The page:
In August, 2003,  I was sitting in the garden outside of Joseph Niépce’s Burgundy estate, where, from the window of which, Niépce had taken history’s first photograph. I was enjoying a pleasant late Summer afternoon in the company of George Fèvre, one of the unsung masters of 20th Century photography. A personal friend of Henri Cartier-Bresson, George was the master printer at PICTO in Paris and was the guy who printed HCB’s negatives from the 1950’s until HCB’s death in 2004. If you’ve seen an HCB or Joseph Koudelka print on exhibit somewhere, in all likelihood George printed it.

George was an incredibly nice man, humble to a fault, full of fascinating stories about the foibles of the photographic masters and very thoughtful about the craft of photography.

Cartier-Bresson-negative-HENRI CARTIER-BRESSON, Behind the Gare St. Lazare (1932). Picto Labs, Paris. Hands: George Fèvre, Paris 5/11/87 © John Loengard

Up to that day I lived in the old familiar world of traditional photographic practices: aperture and shutter, exposure, film type, developer characteristics, contrast filters and paper grades, a world whose highest achievements George had helped promulgate. What better person to talk to about photography, and what better place to do it, where it all started.

Of course, I wanted to hear his stories, first person accounts of iconic photographers and their iconic prints, and George, always the gentleman, obliged without any sense of the significance of what he was remembering. To him, the specifics of how HCB or Koudelka worked, the quality of their negatives, and how George used them to create the stunning prints that made them famous were nothing special, all in a day’s work for him. What George was interested in talking about was Photoshop, something he had just discovered and of which he was fascinated. And he said something curious to me, something I always remembered and something I stored in memory for a better time to reflect on it.

What George said was this: Photoshop was amazing. Anyone could now do with a few keystrokes what he had laboriously done at such cost in the darkroom. It was going to open up the craft in ways heretofore unimagined. But it was no longer photography. There was something disquieting about the transformation. Photography’s tight bond with reality had been broken, its “indexical” nature, as Barthe would put it, had been severed, and it was this bond that gave photography its power. We were arriving at a post-photographic era, where image capture would become another form of graphic arts, its products cut free from ultimate claims to truth. There could be no claims to truthful reproduction because there was nothing written and no bedrock thing produced, just a numerical patter of 1’s and 0’s instantiated nowhere and capable of endless manipulation. The future would be the era of “visual imaging.”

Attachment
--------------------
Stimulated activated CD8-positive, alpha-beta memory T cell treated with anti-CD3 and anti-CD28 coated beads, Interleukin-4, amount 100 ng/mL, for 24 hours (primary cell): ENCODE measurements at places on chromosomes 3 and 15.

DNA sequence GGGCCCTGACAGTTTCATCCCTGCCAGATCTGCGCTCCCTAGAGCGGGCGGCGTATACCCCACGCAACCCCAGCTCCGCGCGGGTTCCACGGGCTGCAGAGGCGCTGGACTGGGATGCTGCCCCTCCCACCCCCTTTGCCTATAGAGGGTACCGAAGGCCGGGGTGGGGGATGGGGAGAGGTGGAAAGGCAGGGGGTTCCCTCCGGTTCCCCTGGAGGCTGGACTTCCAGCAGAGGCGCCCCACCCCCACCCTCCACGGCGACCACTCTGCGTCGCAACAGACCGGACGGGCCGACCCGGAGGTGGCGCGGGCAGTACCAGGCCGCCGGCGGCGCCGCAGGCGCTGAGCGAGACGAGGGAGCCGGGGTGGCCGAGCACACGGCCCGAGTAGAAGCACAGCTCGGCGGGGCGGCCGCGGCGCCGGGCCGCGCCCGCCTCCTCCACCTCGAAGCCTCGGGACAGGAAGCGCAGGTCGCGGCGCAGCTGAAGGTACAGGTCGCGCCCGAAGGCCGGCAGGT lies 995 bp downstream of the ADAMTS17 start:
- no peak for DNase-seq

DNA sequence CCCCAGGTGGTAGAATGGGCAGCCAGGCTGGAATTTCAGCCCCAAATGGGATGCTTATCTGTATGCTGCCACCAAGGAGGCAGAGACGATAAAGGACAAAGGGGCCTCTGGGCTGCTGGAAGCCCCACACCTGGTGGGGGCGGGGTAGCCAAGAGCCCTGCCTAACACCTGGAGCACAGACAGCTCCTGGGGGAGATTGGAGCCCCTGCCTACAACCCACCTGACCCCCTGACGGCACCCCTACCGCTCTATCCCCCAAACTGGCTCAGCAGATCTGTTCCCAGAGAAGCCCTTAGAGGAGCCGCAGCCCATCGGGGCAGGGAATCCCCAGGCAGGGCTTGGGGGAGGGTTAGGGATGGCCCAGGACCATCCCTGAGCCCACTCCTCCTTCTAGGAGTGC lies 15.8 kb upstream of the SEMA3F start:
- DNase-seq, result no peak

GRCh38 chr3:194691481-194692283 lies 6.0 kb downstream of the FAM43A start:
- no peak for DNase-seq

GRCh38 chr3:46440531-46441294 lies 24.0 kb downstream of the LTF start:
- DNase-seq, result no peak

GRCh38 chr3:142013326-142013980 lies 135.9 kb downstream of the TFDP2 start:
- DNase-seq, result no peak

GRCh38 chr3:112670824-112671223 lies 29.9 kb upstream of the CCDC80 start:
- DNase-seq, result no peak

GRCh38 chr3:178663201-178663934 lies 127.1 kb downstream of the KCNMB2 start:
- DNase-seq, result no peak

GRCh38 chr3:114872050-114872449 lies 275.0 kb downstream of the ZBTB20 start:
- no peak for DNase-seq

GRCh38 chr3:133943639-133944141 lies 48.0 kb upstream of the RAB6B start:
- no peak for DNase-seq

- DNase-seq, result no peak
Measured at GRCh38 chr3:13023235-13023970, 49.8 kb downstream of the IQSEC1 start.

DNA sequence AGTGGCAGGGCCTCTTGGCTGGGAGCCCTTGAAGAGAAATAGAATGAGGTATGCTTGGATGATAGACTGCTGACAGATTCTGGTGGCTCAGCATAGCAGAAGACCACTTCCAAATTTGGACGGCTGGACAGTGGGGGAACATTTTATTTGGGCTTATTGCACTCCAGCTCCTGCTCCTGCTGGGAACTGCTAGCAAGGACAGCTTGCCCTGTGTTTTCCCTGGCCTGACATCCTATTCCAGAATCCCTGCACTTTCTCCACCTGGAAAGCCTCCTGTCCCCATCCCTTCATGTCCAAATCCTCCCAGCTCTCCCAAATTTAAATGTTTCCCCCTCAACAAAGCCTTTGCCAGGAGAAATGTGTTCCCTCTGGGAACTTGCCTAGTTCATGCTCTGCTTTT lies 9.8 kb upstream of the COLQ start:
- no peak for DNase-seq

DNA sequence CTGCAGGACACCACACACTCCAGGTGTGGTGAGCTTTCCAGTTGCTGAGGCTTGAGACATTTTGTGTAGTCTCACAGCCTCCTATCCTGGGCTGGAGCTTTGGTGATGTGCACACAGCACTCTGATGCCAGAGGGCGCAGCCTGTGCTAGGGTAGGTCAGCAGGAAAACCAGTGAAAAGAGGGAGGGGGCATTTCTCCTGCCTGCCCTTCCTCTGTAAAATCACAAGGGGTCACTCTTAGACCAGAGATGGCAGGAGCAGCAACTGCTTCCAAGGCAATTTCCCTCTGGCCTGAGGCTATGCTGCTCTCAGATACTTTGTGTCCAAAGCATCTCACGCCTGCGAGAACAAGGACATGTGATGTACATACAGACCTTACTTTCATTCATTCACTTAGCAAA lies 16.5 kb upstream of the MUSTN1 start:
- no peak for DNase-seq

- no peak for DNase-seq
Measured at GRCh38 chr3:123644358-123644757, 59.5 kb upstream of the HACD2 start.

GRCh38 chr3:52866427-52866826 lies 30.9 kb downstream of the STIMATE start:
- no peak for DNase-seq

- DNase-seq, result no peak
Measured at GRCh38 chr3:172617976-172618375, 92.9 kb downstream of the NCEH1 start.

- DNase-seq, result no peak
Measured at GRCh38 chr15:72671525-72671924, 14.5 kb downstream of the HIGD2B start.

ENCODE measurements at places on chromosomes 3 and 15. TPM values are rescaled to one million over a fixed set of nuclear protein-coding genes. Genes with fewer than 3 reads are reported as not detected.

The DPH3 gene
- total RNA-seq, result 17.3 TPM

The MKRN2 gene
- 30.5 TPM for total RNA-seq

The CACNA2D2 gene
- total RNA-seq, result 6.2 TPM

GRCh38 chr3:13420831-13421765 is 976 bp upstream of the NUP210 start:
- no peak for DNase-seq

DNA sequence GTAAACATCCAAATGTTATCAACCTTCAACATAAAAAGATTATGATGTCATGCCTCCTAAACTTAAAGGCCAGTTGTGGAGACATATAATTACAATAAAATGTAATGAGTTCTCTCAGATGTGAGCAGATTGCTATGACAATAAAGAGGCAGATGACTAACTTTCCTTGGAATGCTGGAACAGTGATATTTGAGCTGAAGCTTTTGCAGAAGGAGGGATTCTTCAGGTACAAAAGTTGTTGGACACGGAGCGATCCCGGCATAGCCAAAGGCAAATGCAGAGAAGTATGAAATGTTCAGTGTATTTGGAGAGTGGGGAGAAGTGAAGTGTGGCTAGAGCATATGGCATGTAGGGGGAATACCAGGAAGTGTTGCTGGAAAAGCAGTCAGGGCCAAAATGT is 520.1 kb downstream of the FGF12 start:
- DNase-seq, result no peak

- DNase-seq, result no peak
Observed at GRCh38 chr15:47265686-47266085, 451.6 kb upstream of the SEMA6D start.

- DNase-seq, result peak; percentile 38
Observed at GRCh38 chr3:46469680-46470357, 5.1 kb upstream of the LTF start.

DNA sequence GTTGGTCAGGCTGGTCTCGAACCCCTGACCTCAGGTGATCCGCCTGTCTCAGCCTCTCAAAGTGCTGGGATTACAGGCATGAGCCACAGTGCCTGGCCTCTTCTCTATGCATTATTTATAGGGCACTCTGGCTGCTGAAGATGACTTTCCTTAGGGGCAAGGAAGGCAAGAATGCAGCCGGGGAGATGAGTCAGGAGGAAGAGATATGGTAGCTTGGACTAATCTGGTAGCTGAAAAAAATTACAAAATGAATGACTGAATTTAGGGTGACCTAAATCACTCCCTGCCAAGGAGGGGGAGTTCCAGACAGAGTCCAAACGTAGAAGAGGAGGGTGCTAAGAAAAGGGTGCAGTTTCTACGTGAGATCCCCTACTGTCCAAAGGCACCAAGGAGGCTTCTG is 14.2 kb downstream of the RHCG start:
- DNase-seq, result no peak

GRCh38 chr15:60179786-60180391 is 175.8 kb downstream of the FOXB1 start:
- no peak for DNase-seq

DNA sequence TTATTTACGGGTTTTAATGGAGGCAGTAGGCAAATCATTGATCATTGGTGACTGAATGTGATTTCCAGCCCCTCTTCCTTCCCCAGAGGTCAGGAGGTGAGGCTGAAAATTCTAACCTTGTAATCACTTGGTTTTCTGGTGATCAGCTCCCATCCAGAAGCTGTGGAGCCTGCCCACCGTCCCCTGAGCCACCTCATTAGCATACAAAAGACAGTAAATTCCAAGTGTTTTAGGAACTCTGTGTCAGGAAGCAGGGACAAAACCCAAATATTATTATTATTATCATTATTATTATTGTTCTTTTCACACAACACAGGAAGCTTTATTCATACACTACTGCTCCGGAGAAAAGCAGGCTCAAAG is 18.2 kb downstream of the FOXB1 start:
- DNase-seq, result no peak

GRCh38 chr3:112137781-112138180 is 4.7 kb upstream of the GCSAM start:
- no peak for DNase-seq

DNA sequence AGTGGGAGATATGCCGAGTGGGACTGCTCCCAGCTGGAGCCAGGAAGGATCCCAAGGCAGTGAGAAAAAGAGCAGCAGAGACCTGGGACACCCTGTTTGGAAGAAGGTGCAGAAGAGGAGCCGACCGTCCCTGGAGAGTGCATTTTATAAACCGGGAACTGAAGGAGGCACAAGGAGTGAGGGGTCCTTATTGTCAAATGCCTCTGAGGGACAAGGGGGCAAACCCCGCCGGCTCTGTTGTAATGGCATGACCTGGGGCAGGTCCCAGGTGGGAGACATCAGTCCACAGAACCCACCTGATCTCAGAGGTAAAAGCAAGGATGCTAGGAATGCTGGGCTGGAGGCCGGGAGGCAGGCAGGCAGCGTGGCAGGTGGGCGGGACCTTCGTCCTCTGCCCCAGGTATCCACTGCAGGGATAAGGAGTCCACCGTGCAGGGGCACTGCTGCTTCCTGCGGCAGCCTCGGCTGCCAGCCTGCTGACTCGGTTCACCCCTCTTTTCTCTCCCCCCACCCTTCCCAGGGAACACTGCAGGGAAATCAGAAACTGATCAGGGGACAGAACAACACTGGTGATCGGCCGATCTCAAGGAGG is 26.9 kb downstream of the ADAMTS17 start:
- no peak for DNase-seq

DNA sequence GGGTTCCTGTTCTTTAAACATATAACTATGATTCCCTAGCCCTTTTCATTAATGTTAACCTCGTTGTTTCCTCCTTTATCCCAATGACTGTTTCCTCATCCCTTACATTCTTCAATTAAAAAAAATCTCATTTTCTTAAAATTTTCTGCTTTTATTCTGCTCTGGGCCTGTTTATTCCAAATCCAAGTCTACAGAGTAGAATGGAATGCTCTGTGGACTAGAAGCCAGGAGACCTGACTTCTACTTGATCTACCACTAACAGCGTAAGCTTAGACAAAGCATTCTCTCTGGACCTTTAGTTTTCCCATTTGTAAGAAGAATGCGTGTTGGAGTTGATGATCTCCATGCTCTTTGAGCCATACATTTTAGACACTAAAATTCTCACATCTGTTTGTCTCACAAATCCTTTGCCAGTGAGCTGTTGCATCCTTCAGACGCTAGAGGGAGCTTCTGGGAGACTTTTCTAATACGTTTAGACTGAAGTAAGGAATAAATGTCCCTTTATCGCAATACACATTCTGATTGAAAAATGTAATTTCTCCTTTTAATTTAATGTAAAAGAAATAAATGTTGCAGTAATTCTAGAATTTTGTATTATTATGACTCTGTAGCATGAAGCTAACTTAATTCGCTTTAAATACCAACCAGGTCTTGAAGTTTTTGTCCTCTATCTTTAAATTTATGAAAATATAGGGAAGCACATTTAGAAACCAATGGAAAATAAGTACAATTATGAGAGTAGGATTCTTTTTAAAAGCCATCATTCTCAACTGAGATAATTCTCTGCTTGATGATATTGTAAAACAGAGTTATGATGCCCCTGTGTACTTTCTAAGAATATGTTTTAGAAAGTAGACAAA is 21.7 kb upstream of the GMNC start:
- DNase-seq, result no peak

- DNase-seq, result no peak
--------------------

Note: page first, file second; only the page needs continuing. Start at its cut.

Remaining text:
Since that day,  the cataract of digital innovation has not abated but intensified— we all know the litany because we are caught up in it on every side: 36 mp DSLRs with facial recognition and a bevy of simulations, camera phones, Lyto, Tumblr, Facebook — do I need to go on?

AAAAAAA-6George Fèvre, Le Gras, France, August, 2003

The changes have brought their benefits: giving people the chance at uncensored expression,  allowing us to easily capture and disseminate what we claim to be our experiences. Of course, there are also new problems of craft and aesthetic. Previous technologies have usually expanded technical mastery, but digital technology is contracting it. The eloquence of a single jewel like 5×7 contact print has turned into the un-nuanced vulgarity of 30 x 40 tack sharp Giclee prints taken with fully automated digitized devices and reworked in Photoshop so as destroy any indexical relationship with the real.

We are currently living through a profound cultural transformation at the hands of techno-visionaries with no real investment in photography as a practice. All the more ironic in that this has happened at a time when popular culture now bludgeons us with imagery: while photography is dead, images are everywhere. You see imaging on your way to work, while you’re at work, at lunch time, on your way home from work, when you go out in the evening. Your computerized news feed and email inbox is full of it. Even what you read has become an adjunct to the primacy of the image. The problem is that the images digital processes give us possess no intrinsic proof of their truth, its non-instantiated computated product endlessly malleable and thus cut free from ultimate claims to truth. And it’s this claim to truth that gives photography its uncanny ability to communicate with us, to make us reflect, or to aid us in remembrance, or to help us see anew.